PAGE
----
Kevin Pratt: One of the biggest drains on a household budget is the running costs of the family car, and there are four main ways that can possibly help reduce that...
KP: Now, when we talk about fuel type, we’re talking about the choice between a petrol car and a diesel car. Now diesel cars cost more, maybe £1,500-£3,000 more for the equivalent petrol model, but you get much more miles per gallon (MPG) in a diesel – maybe a third more than you would do with a petrol car. But there’s another factor to take into account. Diesel is usually 6p a litre more expensive than petrol.
So there’s a lot of things to weigh up. The number of miles you drive in a year, and what you’re spending at the moment.
In the end, it comes down to whether you’re a fan of petrol cars or diesel cars, but it’s worth taking the costs into account when you make your decision of getting a new car.
KP: Let’s look at fuel consumption, because we all know fuel is expensive. The more fuel you use, the bigger the damage on your bank account. If you’re buying a car, take the MPG it’s going to give you into account. But if you’re not buying a car, you might think ‘well, what can I do to cut fuel consumption on the car I’ve already got?’
There are a number of things that you can do. For instance, the way you drive has a big impact on the amount of fuel that you use. If you accelerate harshly, if you brake harshly, that’s going to push up your fuel consumption. The faster you go, the more fuel you use. If you’re on a motorway doing 70mph – the most you should do – you use 10% more fuel than you would at 60mph. If you push it up to 80mph – which you shouldn’t do! – that’s another 10% fuel that you’re using. So think about your fuel use and also think about the safety. Stick to the limits and save money.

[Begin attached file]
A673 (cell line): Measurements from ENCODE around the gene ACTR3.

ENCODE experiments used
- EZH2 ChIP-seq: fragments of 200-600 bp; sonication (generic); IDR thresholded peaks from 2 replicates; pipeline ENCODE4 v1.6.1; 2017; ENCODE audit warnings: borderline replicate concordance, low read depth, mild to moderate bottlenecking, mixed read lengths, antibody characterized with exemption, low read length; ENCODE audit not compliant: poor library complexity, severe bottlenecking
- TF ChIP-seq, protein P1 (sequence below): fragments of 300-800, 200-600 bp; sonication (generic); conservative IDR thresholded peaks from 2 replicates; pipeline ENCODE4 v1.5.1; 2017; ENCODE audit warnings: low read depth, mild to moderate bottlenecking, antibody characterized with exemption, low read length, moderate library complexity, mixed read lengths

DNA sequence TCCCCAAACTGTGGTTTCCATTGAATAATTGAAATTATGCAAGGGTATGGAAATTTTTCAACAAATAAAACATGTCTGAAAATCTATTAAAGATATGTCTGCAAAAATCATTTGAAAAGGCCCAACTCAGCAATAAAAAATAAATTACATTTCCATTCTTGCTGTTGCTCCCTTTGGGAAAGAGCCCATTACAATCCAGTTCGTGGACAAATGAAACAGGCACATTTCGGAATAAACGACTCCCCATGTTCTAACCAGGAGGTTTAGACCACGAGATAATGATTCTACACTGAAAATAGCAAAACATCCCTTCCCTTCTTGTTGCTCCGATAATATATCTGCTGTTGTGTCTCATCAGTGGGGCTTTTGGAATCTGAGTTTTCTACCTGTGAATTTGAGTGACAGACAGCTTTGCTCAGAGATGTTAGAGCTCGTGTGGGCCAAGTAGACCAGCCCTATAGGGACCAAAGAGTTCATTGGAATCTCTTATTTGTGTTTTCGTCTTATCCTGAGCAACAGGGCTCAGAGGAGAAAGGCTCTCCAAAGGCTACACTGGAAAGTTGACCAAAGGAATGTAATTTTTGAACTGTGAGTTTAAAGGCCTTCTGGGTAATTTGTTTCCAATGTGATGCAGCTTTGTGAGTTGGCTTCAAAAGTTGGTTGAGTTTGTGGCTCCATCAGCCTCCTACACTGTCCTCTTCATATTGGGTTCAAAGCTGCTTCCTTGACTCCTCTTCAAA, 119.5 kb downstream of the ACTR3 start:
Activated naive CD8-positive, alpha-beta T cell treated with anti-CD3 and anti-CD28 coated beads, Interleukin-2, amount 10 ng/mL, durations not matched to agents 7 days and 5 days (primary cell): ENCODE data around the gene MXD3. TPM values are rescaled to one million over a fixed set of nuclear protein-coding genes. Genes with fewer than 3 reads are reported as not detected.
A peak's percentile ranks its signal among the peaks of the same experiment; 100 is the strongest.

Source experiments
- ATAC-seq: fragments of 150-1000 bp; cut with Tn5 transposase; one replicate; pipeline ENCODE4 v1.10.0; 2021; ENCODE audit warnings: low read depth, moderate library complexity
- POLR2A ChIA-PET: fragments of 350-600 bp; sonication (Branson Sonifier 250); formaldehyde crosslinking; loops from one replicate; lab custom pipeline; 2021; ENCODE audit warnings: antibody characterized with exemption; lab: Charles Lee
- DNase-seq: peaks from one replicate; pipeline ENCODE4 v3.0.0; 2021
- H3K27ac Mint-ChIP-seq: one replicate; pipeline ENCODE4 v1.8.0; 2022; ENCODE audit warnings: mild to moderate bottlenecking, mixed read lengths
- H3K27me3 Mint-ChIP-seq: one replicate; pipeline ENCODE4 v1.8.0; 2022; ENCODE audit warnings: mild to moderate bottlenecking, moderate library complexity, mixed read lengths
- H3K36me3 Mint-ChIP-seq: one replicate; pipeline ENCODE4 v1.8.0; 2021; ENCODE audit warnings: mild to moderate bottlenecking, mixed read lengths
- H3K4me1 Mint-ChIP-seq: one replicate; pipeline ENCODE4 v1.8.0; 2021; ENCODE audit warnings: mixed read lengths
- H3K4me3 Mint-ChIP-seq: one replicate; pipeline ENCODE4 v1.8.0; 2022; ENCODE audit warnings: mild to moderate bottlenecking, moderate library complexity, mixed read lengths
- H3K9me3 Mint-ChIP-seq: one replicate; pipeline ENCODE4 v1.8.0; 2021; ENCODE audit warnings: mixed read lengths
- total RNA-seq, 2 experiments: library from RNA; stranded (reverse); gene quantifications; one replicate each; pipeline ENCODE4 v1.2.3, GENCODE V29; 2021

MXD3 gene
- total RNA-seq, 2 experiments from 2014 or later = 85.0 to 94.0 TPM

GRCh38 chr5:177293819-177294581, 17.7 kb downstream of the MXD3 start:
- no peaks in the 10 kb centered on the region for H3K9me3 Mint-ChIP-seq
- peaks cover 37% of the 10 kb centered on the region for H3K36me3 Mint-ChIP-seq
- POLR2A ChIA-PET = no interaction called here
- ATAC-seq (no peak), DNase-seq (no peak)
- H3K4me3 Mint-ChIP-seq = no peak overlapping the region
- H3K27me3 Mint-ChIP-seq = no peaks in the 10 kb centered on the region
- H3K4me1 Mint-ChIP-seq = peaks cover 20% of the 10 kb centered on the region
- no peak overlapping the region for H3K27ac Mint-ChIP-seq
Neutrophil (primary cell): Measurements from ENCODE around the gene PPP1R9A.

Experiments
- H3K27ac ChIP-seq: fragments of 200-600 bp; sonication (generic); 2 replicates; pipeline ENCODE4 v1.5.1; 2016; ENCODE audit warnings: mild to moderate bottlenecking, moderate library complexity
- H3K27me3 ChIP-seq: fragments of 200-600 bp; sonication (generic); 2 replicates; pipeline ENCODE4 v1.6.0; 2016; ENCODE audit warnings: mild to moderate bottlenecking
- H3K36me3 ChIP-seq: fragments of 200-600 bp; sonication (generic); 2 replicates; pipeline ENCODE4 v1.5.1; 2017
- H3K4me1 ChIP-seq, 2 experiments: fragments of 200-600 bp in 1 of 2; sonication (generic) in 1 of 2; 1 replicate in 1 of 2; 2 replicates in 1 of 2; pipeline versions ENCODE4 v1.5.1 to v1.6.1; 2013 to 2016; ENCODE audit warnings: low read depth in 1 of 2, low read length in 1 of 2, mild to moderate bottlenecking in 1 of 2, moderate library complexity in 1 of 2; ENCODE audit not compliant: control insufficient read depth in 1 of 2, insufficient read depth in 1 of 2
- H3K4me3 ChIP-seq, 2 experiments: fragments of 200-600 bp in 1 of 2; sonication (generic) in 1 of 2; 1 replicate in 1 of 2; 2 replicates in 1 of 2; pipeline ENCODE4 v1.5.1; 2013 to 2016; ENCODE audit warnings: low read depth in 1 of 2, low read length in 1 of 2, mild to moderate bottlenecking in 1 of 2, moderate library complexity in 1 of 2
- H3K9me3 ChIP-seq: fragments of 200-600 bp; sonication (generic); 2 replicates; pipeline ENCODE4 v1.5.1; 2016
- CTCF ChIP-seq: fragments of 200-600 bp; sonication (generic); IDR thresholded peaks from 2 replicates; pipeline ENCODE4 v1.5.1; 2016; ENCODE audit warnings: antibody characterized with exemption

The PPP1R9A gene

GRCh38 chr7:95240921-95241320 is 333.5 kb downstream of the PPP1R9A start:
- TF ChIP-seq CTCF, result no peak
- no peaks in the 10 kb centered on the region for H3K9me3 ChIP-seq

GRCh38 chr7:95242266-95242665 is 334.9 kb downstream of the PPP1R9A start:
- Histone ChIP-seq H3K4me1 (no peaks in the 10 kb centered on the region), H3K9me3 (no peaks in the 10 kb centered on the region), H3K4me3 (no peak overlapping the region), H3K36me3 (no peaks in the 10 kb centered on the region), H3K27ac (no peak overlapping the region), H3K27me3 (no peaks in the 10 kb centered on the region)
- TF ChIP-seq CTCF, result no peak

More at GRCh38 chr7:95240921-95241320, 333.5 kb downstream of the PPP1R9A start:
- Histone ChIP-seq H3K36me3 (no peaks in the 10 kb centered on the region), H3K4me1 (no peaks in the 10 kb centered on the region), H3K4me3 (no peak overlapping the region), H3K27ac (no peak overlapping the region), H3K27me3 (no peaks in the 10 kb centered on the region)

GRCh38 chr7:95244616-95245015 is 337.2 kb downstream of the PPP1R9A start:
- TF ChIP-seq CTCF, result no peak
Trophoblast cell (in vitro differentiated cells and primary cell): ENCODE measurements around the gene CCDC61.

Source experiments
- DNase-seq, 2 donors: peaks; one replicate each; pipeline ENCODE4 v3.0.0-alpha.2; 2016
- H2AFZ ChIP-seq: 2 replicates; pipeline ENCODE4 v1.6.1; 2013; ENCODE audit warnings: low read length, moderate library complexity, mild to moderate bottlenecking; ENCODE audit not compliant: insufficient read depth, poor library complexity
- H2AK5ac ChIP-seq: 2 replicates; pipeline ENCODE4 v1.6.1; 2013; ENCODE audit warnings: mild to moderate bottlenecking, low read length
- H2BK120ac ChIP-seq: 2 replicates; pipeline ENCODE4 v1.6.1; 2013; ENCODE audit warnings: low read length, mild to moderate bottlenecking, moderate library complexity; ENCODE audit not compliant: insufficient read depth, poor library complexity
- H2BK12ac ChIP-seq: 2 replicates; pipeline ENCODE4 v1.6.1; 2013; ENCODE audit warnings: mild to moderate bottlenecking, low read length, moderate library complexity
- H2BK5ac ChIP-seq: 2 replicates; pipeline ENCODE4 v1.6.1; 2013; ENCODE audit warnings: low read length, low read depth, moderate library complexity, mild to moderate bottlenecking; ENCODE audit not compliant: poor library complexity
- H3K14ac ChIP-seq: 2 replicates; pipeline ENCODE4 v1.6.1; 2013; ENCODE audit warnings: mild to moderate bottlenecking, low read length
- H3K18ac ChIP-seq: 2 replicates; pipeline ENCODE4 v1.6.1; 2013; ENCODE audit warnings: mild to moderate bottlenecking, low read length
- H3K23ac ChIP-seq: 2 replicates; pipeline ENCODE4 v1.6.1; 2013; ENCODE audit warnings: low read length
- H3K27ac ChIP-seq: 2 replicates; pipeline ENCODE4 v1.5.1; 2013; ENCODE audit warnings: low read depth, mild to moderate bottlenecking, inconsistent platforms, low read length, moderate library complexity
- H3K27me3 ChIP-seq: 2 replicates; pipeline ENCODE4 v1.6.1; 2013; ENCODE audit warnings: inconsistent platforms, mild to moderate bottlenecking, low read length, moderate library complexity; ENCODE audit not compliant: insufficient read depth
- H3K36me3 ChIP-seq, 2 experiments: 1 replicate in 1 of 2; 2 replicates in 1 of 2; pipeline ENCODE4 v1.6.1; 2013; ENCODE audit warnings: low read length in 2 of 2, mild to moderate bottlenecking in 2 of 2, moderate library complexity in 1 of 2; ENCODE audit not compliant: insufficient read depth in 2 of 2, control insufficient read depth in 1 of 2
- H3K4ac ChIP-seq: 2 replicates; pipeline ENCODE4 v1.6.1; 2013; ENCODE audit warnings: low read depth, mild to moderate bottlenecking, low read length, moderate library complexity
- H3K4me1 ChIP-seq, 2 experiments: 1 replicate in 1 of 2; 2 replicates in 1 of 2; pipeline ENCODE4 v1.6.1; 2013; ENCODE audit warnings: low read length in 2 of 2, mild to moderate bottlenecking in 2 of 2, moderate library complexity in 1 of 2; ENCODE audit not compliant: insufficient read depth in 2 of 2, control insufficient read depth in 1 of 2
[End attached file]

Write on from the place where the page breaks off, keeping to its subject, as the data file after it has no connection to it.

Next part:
Your tyres also have an impact on the amount of fuel that you use. If your tyres are underinflated, there’s more friction between them and the road, and that means your engine has to work harder to do the same amount of distance. You need to make sure that your tyres are properly inflated.
Finally, the weight of your car has an impact on your fuel use. Take any heavy items out of the boot or foot-well’s. Take the roof rack or boxes off – not only are they weight pushing the car down and making the engine work harder, they also increase the aerodynamic resistance which means you’re pushing into the wind and that slows you down and uses more fuel.
KP: Let’s have a look at car tax. The amount of tax you pay is usually determined by the amount of CO2 emissions that come out of your car. The lower the CO2 emissions, the lower your tax. If they’re below 100g/km, you don’t pay any car tax. If they’re above 255g/km, you can pay up to £1,090 a year. So that’s something you need to take into account when you’re buying a car.
KP: Big part of running costs – car insurance. Here’s five quick things that you can do.
- You can add a named driver to your policy – an experienced driver will reduce the costs of the cover.
- If you can park in a garage or off-road overnight.
- You can boost the security measures on your car to reduce the risks of it being stolen.
- You can drive fewer miles in a year.
- Most importantly when it comes to renewal, shop around.
The cost of car insurance has actually fallen in recent years, but you won’t see the full benefit of that unless you shop around at renewal time, and find the company that’s offering you the best cover at the best price.